When Congress broke for its August recess four years ago, many members of Congress probably would have preferred to stay in Washington.
Conservatives across the country were seething over the health care reform bill proposed by a still-fresh-faced President Obama.
At town hall meetings from Tampa to St. Louis, Tea Party activists shouted down elected officials as they tried to explain their support for the sweeping health care package. Some meetings degenerated into violence between backers and opponents.
Immigration reform heads to similar territory in a few weeks. Lawmakers will travel back to their districts and meet with constituents. But will we see the same pitched resistance that came to define the health care debate?
Probably not, or at least not on the same level. There are three reasons for that:
1. It’s not all about Obama
The pushback against “Obamacare” in 2009 was as much about the president as it was about the policy. The bill was his first major undertaking and the opposition saw this as a chance to stifle his agenda.
Immigration is different. Obama is in favor of reform, but the bill that passed in the Senate was drafted by a group of four Republicans and four Democrats. It’s a bipartisan effort, and prominent Republicans like Sen. John McCain (Ariz.) and Marco Rubio (Fla.) have led the charge to pass the legislation.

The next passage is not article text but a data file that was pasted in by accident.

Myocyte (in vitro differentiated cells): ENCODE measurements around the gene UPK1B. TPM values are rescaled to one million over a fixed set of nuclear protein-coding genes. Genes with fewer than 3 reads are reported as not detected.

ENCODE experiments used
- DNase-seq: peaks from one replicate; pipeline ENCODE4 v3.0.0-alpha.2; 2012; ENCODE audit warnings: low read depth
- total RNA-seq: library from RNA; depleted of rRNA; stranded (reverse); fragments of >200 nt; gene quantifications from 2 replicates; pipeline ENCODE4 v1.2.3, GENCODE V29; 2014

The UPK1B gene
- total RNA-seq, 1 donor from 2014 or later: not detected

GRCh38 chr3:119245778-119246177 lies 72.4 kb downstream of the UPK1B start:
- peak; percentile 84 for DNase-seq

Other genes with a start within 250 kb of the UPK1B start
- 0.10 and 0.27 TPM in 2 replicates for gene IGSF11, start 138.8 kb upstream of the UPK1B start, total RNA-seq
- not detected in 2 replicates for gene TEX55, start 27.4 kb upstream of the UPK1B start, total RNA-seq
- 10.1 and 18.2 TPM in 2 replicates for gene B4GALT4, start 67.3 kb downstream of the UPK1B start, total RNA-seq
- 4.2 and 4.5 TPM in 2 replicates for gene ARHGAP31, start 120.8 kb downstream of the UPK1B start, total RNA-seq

2. There’s more support for immigration reform
An ABC News/Washington Post poll conducted in August 2009 found that fewer than half of Americans -- 45 percent -- supported the health care plan as it had been explained.
Meanwhile, the majority of Americans are in favor of the biggest parts of the immigration bill that passed in the Senate this June.
A recent ABC News/Washington Post poll found that 55 percent of Americans supported creating a pathway to citizenship for undocumented immigrants, and 64 percent supported a plan to add more Border Patrol agents and border fencing.
That’s a much warmer reception than health care got four years ago.
3. Grassroots organizing against immigration appears weaker
Immigration isn’t a major concern for most Americans. A January survey by the Pew Research Center found that “dealing with illegal immigration” ranked 17th on a list of top public priorities for the president and Congress.
So far, that’s been reflected in the grassroots organizing around the issue. Groups against immigration reform haven’t mobilized in the same numbers as they did in 2007, when Congress was trying to pass a similar immigration plan. And we haven’t seen the kind of pushback among Tea Party activists that we saw when the health care bill was nearing passage in March 2010.
The takeaway: Don’t expect the town hall meetings to be totally quiet and cordial, but you won’t likely see anything like the eruption that followed the health care proposal in 2009.